This website uses cookies to give you the best experience. By continuing to use this website you are consenting to cookies being used. You can delete and block cookies from within your browsers settings. For more information please refer to our privacy and cookie policy page.


A Toddler who cannot sit

A 3-year-old boy is observed to be progressively unable to walk or sit for several days.  He has no obvious spinal tenderness, but is more irritable whilst attempting to sit. He is otherwise well with no fever, cough or choking or change of voice  (considering muscle weakness as a cause of being unable to sit). There was no history of sphincter change (considering spinal cord involvement). On examination, he appeared well and did not appear in pain. He had no obvious spinal tenderness or deformity. Neurological examination was normal. He appeared in a frog leg position and was unable to weight bear.

The most likely diagnosis is Discitis which is inflammation of the intervertebral disc. It is rare and occurs in children at around 2-5 years of age, who present with irritability, back pain, limp, or refusal to walk. Pain on nappy or diaper change can be observed. Children may refuse to bend forward or to sit, with tenderness over spine. Hip pain and stiffness and decreased power and reflexes can be seen. Most patients have had symptoms around one month before diagnosis made.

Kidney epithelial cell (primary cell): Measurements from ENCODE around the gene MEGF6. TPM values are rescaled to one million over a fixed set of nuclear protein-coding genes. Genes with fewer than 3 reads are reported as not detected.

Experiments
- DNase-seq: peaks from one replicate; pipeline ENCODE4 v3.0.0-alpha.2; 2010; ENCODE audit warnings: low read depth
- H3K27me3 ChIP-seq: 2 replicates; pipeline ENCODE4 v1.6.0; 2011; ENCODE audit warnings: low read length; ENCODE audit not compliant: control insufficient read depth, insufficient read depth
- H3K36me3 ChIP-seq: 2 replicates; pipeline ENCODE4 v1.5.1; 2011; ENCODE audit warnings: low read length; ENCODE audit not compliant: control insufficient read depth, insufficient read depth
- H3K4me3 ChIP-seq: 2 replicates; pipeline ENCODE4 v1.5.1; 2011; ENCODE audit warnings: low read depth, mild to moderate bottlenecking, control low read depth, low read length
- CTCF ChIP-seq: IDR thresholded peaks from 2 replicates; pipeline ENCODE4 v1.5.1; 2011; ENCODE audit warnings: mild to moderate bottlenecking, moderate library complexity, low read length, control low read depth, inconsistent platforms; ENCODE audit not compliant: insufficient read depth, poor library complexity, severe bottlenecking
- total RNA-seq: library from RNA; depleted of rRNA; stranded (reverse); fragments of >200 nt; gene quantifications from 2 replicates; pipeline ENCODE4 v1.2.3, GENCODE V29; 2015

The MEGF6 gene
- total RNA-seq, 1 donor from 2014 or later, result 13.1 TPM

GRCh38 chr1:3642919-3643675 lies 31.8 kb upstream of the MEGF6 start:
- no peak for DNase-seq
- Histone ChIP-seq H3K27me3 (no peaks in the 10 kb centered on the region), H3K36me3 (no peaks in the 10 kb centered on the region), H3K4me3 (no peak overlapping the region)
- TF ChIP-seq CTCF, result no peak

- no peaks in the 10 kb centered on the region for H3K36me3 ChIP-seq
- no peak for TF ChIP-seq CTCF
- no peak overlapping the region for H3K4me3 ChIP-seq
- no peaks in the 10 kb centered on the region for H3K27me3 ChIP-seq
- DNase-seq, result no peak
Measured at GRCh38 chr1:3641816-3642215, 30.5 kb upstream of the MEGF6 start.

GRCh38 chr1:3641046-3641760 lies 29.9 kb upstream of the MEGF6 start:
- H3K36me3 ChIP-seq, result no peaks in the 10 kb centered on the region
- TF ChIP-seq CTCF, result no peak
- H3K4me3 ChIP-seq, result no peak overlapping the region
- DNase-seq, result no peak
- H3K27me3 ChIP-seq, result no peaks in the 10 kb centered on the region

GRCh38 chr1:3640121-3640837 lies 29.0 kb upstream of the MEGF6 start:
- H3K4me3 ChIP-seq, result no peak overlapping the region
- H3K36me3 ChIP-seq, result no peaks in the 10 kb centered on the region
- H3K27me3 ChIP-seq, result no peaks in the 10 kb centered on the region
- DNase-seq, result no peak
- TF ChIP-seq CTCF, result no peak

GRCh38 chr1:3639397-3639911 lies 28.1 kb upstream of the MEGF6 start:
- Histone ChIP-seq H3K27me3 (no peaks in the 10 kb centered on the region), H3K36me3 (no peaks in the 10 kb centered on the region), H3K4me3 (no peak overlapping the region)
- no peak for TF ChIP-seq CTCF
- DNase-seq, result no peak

MRI spine with gadolinium can be normal initially but is diagnostic showing inflammation and helps to exclude osteomyelitis, tumours and spinal cord pathology. Muscle enzymes are normal (to exclude muscle disease as a cause of being unable to sit). Inflammatory markers (Erythrocyte sedimentation rate) are elevated in most patients. There is no need to undertake disc biopsy to diagnose children with discitis. 

Antibiotic therapy (anti-staphylococcal agents to cover the commonest organisms isolated) associates with earlier response and fewer relapses. Bed rest, analgesia and immobilisation by casting help with pain control. The prognosis is usually good but abnormal disc space and adjacent vertebrae on radiographs may occur long term.

Site Statistics

To date (end of May 2022) PMM has >1,086,978 hits and >454,640 users from 223 countries!

Short online courses

from Newcastle University, UK

e-resources from PMM

pmm for you

Please help us ensure pmm is as useful to you as possible by completing this short survey

complete survey